Cloud computing may have been a good idea at the time, but it isn't always right for your application. How do you move it back to your own systems? Experts offer advice.
Suppose that your company decides to leave cloud computing behind and bring everything back into its own sunny data center—go ahead but proceed cautiously, experts say.
There's no particular trend away from cloud computing and toward insourcing, but there are valid reasons why organizations may make the change, which include:
- Maybe your business needs are reduced;
- The cost savings aren't what the service provider promised;
- There's too much downtime;
- The latency is too slow for your application;
- Your budget changed from being operations-centric to capital-centric;
- A security concern;
- A corporate merger/acquisition where the bigger company has different plans;
- There are new in-house expert employees; or
- It's simply a matter of control.
Thus, the issue of how is more important than the question of why.
SEE: Cloud migration decision tool (Tech Pro Research)
There are plenty of things to do and to not do, said David-Kenneth Group's Kris Mathisen, senior vice president of the Maryland-based IT consultancy. Whether it's a cloud provider or their own operations, companies tend not to be honest with themselves about organizational maturity, skill sets, and infrastructure, he said.
When planning a move back to on-premise systems, "You have to understand the relationships between the applications, the infrastructure, the application interfaces, and the business environment," Mathisen noted, adding that such concerns can become exponentially worse when applications are based on microservices or distributed across wide-area networks.
"When you start breaking those things apart, you can start breaking those systems. You have to understand those things," Mathisen said. He reminds clients to keep in mind that some system components may synchronize hourly or weekly or monthly or quarterly or annually, so what you inadvertently break now may not be obvious until much later.
"You've got to understand the interoperability and data portability," Mathisen continued. Software-as-a-service companies never admit this, but they love vendor lock-in. "It's kind of like the roach motel. You know what they say, you can check in but you can't check out," he joked.
The people matter, too. For example, your IT department may have shifted its personnel away from system administration experts and toward network management experts when things got cloudy, but if you move back, you need to change the personnel yet again.
Finally, Mathisen said, "You need to make sure you re-align your service continuity and your disaster recovery plan so it represents the new paradigm that you're getting into." It would be easy to overlook long-ago plans for disaster recovery, which now might be obsolete after bringing applications in-house, he explained.
SEE: Disaster recovery and business continuity plan (Tech Pro Research)
Speaking of disaster recovery, there's software made for that purpose from many vendors, and it could reasonably be re-purposed to help companies leave a cloud. Veritas product manager Vidhi Kastuar made that point in a conversation about the company's CloudMobility software. The application launched in 2017 with a focus on helping companies move from one cloud to another. Features for moving from a cloud back to your own location will be part of a significant update due in the next couple of quarters, she said.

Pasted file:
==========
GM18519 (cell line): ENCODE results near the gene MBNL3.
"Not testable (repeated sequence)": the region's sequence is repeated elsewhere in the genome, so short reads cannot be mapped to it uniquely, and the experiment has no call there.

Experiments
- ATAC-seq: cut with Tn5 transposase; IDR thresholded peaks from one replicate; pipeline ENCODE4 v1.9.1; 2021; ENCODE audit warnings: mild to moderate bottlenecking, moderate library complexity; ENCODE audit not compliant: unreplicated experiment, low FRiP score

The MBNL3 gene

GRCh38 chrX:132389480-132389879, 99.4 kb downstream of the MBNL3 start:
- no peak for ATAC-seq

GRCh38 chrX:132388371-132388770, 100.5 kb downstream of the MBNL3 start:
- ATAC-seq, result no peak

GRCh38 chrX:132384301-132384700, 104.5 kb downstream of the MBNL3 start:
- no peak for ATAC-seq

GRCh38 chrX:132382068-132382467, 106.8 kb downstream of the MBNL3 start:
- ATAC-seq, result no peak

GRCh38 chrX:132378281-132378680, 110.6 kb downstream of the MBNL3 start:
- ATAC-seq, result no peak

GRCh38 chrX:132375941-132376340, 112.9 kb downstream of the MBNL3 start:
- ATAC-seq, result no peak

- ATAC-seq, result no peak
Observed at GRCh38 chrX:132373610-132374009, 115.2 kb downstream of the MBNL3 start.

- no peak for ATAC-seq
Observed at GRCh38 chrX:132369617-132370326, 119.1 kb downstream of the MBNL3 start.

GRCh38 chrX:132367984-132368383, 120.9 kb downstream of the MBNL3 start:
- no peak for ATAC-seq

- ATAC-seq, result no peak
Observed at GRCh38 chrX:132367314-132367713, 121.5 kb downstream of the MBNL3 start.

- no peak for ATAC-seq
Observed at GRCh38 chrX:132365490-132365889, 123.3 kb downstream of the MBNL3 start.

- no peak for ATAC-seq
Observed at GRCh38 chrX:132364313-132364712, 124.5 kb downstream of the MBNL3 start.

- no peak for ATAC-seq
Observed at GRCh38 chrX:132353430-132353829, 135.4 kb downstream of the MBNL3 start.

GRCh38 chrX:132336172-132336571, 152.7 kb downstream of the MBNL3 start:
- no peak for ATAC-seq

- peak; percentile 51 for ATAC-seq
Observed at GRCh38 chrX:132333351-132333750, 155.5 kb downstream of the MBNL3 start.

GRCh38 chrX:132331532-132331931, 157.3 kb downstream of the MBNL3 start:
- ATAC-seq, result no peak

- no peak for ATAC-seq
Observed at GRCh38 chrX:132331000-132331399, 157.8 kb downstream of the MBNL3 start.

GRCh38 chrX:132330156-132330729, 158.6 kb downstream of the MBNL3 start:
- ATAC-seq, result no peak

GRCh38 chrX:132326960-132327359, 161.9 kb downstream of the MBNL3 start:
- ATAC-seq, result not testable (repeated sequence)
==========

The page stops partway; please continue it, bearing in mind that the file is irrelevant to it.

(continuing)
Kastuar suggested that if companies are using public clouds and wish to bring their data back home, then they may want to evaluate private cloud options as a less complicated change while still gaining some control of their systems. It doesn't have to be all-or-nothing, she noted.
4D Data Centres, located in the UK, provided additional comments from Operations Director Steve Wright. "The number one discussion we have with CIOs is around costs and cost inflation. While on the face of it, the elasticity of public cloud providers gives great flexibility, the majority of services delivered for the enterprise have relatively predictable workloads," he said. "The additional cost for flexibility is negated by this predictability. Enterprises are also caught out regularly by bandwidth charges either within the cloud environment or into their offices. Services such as direct connect or peering can help to reduce this, but this lack of control and precision has been a significant cause of tension between the CIO and CFO."
"In approaching the plan to de-cloud parts of the enterprises IT services, it is critical to understand the relationships between systems and proprietary services that may have been built within the cloud service provider's ecosystem. However, the number one starting point for this assessment is at the infrastructure-as-a-service areas. These are generally the fastest and easiest to move and have fewer direct tie-ins restricting movement away from the cloud provider," Wright continued. "Significant cost efficiencies can be made by looking into these areas of predictable resource requirements and looking at the total cost of ownership over either 24 or 36 months justifying the potential capital expenditure required."
- Everything as a Service: Why companies are making the switch to SaaS, IaaS, PaaS, and more (Tech Pro Research)
- Cloud computing: Three reasons why it could be time to go cloud-first (ZDNet)
- Going to the cloud: When on-premise DIY makes the most sense (ZDNet)
- 62% of enterprise IT leaders say on-premises security is better than cloud (TechRepublic)
- True private cloud isn't dead: Here are the companies leading the charge (TechRepublic)